Food summit delegates vow to cut world hunger by half by 2015
World leaders at an international summit in Rome Thursday vowed to reduce trade barriers and boost agricultural production to tackle the growing global food crisis.
Delegates from about 180 countries approved the final declaration after three days of wrangling at the UN summit.
Several Latin American countries expressed objections to the declaration. Cuban delegates said they were disappointed the document failed to address the long-standing U.S. embargo of the Communist island, and Argentinian delegates were unhappy over the language concerning trade barriers.
The UN summit's final declaration was delayed because of political squabbling, according to observers.
"This agreement was supposed to have been made 12 hours ago. These delegates are frankly trying to get planes home," the CBC's Adrienne Arsenault reported Thursday from Rome.
"This has really been several days of battling … [with] countries taking opportunities to take swipes at other nations on issues that sometimes seem to have very little to do with food."
Delegates to the summit, which included more than 40 heads of state and representatives from 183 countries, were at loggerheads over language condemning embargoes, said Nick Parsons, a spokesman for the United Nations Food and Agriculture Organization, which is hosting the three-day summit at its headquarters in Rome.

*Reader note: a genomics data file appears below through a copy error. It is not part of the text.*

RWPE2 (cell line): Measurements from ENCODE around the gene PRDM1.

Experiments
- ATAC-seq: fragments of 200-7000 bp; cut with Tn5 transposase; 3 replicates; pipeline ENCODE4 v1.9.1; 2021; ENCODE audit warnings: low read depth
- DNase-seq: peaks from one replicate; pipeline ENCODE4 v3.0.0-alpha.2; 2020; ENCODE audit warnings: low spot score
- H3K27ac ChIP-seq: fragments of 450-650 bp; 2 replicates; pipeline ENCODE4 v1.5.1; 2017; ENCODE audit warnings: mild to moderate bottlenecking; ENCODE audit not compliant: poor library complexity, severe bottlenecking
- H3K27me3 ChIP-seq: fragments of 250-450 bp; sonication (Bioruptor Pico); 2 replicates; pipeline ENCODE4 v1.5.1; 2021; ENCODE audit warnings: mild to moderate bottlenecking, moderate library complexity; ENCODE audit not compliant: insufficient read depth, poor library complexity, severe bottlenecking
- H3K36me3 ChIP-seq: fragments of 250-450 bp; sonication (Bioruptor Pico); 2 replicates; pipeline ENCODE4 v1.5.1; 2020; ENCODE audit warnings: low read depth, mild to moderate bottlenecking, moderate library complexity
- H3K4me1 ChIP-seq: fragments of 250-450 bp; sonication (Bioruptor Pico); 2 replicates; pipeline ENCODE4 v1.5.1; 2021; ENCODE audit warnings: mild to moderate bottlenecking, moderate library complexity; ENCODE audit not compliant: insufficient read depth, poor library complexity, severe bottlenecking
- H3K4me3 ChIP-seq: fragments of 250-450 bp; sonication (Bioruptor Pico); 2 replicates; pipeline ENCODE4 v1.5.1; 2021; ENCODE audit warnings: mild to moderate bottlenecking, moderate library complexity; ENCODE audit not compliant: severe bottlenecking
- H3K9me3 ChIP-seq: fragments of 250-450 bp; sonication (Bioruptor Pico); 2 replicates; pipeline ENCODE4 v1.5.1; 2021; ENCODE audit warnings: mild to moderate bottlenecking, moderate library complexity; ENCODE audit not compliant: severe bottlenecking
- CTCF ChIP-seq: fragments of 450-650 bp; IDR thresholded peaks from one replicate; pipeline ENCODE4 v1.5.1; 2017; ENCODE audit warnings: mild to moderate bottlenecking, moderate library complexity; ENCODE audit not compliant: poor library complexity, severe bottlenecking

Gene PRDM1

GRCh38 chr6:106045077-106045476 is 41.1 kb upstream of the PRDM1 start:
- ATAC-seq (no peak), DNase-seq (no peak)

Promise to reduce world hunger made before
The final declaration urged help for farmers in poor countries who need seed and fertilizers in time for approaching planting season.
It also promised to increase investment in science and technology, continue studying biofuels and cut the number of the world's hungry by half by 2015.
Arsenault notes, however, that a similar world hunger reduction target was made in 1996 at another food summit.
"Between 1996 and now, we know that the number of the world's hungry has only increased, so they have a huge task ahead of them," she said.
Despite criticisms that the summit failed to produce long-term strategies for dealing with the crisis, the UN's World Food Program has said it is pleased with some significant pledges of emergency food aid made through the week, including a $1.5 billion US commitment made by the Islamic Investment Bank.
The summit aimed to develop strategies to halt skyrocketing food prices, which have risen an average of 83 per cent in the past three years and threaten to increase the number of the world's hungry by millions. An estimated 850 million people globally suffer from hunger, according to the FAO, most of them in developing countries.
With files from the Associated Press